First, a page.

Hobbies Linked to Improved Mental Health and Life Satisfaction

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A recent study led by researchers at UCL (University College London) has uncovered a positive association between engaging in hobbies and improved mental health, happiness, self-reported health, and life satisfaction among individuals aged 65 and older. The findings of this study, published in the journal Nature Medicine, hold true across 16 countries spanning three continents. 

To assess whether the benefits of hobbies were consistent across diverse national settings, the researchers analyzed data from 93,263 individuals aged 65 or above who participated in five longitudinal studies conducted in England, Japan, the United States, China, and 12 European countries. The data spanned four to eight years, revealing that having a hobby was correlated with subsequent reductions in depressive symptoms and increases in happiness and life satisfaction.

While these results suggest a potential causal link, it’s important to note that this study was observational and could not definitively establish causation. Even after accounting for other factors such as partnership status, employment, and household income, the positive effects of having a hobby remained consistent. The study indicated that the benefits of hobbies were largely universal, with only minor variations between countries. 

Dr. Karen Mak, the lead author of the study from the UCL Institute of Epidemiology & Health Care, commented, “Our study shows the potential of hobbies to protect older people from age-related decline in mental health and well-being. This potential is consistent across many countries and cultural settings.”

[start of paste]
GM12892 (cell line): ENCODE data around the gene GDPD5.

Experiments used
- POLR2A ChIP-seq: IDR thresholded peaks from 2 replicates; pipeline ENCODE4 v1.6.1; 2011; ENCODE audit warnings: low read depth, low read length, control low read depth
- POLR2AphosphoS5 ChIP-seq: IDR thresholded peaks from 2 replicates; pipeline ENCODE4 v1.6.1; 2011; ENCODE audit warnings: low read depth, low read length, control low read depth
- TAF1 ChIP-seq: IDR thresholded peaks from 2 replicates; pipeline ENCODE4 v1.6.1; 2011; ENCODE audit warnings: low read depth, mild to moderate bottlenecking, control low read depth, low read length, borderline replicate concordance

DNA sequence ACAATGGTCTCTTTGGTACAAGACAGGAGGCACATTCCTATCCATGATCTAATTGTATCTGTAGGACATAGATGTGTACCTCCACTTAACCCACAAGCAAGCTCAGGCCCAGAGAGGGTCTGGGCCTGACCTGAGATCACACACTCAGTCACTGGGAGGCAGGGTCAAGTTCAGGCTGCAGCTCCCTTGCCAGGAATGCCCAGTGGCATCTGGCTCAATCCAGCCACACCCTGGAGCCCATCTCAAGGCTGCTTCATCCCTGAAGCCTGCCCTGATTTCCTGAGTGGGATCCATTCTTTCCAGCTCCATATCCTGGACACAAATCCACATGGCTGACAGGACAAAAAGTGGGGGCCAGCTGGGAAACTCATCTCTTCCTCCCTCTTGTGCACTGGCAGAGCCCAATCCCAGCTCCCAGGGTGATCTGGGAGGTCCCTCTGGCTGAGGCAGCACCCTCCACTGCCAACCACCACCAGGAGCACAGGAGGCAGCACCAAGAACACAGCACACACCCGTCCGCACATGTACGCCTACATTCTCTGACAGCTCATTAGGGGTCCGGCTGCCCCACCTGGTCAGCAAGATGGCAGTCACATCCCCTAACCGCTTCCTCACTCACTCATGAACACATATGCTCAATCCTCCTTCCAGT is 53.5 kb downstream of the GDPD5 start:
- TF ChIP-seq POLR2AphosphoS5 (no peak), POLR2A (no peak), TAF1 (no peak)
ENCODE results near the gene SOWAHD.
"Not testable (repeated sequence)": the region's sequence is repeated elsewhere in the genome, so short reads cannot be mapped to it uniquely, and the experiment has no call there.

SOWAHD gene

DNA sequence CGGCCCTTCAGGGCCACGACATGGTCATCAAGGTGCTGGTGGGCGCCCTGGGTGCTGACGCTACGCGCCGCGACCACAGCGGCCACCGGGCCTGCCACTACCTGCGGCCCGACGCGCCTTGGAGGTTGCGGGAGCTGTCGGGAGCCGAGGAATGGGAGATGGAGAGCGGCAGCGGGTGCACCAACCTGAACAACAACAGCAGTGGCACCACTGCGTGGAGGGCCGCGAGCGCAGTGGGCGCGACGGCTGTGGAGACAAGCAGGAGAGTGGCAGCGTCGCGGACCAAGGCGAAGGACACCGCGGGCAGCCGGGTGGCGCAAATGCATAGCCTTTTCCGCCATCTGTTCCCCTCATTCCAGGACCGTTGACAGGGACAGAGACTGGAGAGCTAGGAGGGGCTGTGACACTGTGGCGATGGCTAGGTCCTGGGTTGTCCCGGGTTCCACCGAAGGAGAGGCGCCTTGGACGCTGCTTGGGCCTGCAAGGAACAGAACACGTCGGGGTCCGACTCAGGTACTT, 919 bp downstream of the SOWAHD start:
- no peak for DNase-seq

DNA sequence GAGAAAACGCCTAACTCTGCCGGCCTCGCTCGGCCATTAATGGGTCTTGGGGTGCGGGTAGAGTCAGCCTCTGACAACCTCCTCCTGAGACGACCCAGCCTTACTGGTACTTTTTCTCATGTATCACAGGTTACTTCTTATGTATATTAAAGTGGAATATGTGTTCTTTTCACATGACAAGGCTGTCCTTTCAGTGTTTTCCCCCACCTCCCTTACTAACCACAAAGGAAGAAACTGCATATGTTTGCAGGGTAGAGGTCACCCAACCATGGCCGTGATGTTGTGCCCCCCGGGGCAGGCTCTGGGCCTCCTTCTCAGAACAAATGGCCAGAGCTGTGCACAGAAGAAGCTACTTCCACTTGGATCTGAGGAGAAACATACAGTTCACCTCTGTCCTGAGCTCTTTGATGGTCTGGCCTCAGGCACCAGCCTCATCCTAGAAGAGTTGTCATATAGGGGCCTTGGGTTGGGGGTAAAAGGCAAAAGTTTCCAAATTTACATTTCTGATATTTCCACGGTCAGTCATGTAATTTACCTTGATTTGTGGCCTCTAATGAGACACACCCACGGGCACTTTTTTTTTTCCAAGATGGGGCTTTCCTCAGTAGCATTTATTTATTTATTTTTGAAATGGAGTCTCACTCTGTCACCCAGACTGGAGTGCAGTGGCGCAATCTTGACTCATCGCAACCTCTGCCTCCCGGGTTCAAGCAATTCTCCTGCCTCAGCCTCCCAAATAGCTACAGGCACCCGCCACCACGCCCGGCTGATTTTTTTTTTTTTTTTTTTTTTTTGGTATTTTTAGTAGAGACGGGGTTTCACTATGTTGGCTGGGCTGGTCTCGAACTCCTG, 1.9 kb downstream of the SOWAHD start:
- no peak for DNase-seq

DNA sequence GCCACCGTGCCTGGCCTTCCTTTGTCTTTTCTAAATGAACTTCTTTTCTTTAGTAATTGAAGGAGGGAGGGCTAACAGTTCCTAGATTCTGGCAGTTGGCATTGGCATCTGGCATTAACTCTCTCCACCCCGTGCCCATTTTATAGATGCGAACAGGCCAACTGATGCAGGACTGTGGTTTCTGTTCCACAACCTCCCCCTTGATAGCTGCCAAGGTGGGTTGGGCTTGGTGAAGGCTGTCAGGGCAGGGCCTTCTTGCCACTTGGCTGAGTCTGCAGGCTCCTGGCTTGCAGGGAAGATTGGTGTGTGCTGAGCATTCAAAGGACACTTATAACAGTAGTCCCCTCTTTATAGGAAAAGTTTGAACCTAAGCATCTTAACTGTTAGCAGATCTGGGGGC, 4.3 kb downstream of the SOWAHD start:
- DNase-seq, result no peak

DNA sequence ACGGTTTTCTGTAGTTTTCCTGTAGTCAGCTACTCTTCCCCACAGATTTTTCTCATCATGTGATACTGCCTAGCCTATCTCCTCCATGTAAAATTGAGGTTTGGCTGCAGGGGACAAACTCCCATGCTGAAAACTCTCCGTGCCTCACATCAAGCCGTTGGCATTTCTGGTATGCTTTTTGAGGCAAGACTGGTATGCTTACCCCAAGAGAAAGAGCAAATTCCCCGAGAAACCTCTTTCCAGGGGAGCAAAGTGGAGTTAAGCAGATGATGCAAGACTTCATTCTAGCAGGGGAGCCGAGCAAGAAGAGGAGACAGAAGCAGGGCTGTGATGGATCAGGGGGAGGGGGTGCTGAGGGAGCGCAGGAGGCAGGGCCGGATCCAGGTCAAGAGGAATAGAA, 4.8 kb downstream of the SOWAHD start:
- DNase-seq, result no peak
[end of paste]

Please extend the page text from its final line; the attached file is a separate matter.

She further explained, “Of the four outcomes, life satisfaction was most strongly linked to hobby engagement. Hobbies may contribute to life satisfaction in our later years through many mechanisms, including feeling in control of our minds and bodies, finding a purpose in life, and feeling competent in tackling daily issues.” 

Dr. Mak also noted, “Theoretical work suggests the relationship between hobbies and well-being may cut both ways—that people with better mental health may be more likely to take up a hobby, and persisting with a hobby may help us to retain improved life satisfaction.” 

The study’s findings support policymakers in promoting access to hobbies among older individuals as a means to enhance their well-being and overall health. Hobbies, defined as activities undertaken during leisure time for pleasure, encompass a wide range of activities, including volunteering, club participation, reading, gardening, playing games, and engaging in arts and crafts. 

The study revealed variations in the prevalence of hobbies across countries, with 51% of participants in Spain reporting having a hobby, compared to 96% in Denmark, 95.8% in Sweden, and 94.4% in Switzerland. China had the lowest level of hobby engagement at 37.6%.

However, it’s worth noting that respondents in China were specifically asked about social hobbies, not hobbies in general. Interestingly, countries with higher life expectancy and greater national happiness levels tended to have more people engaged in hobbies. Additionally, the link between well-being and having a hobby was stronger in these countries. 

The five longitudinal studies involved in this research were: the English Longitudinal Study of Aging (ELSA), the Japan Gerontological Evaluation Study (JAGES), the US Health and Retirement Study (HRS), the Survey of Health, Aging and Retirement in Europe (SHARE), and China Health and Retirement Longitudinal Study (CHARLS). In ELSA, JAGES, and HRS, participants were simply asked about their hobbies without a specific definition, while SHARE and CHARLES participants were queried about engagement in a predefined list of hobbies. 



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